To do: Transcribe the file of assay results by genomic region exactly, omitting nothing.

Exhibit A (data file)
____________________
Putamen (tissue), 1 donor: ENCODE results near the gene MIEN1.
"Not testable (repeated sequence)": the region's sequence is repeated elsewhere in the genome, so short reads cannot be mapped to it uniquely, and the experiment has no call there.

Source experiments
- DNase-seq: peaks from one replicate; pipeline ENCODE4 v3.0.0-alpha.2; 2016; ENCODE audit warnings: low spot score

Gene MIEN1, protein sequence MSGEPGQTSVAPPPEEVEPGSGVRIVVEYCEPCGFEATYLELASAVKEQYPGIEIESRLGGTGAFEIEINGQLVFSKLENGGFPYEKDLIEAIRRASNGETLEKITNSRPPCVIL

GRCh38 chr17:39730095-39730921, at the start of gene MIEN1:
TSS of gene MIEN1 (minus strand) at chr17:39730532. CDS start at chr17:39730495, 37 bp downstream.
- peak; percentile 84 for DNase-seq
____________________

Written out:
Putamen (tissue), 1 donor: ENCODE results near the gene MIEN1.
"Not testable (repeated sequence)": the region's sequence is repeated elsewhere in the genome, so short reads cannot be mapped to it uniquely, and the experiment has no call there.

Source experiments
- DNase-seq: peaks from one replicate; pipeline ENCODE4 v3.0.0-alpha.2; 2016; ENCODE audit warnings: low spot score

Gene MIEN1, protein sequence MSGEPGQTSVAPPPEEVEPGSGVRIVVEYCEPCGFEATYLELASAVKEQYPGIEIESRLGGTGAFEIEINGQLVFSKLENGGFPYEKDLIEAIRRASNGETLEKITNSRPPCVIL

GRCh38 chr17:39730095-39730921, at the start of gene MIEN1:
TSS of gene MIEN1 (minus strand) at chr17:39730532. CDS start at chr17:39730495, 37 bp downstream.
- peak; percentile 84 for DNase-seq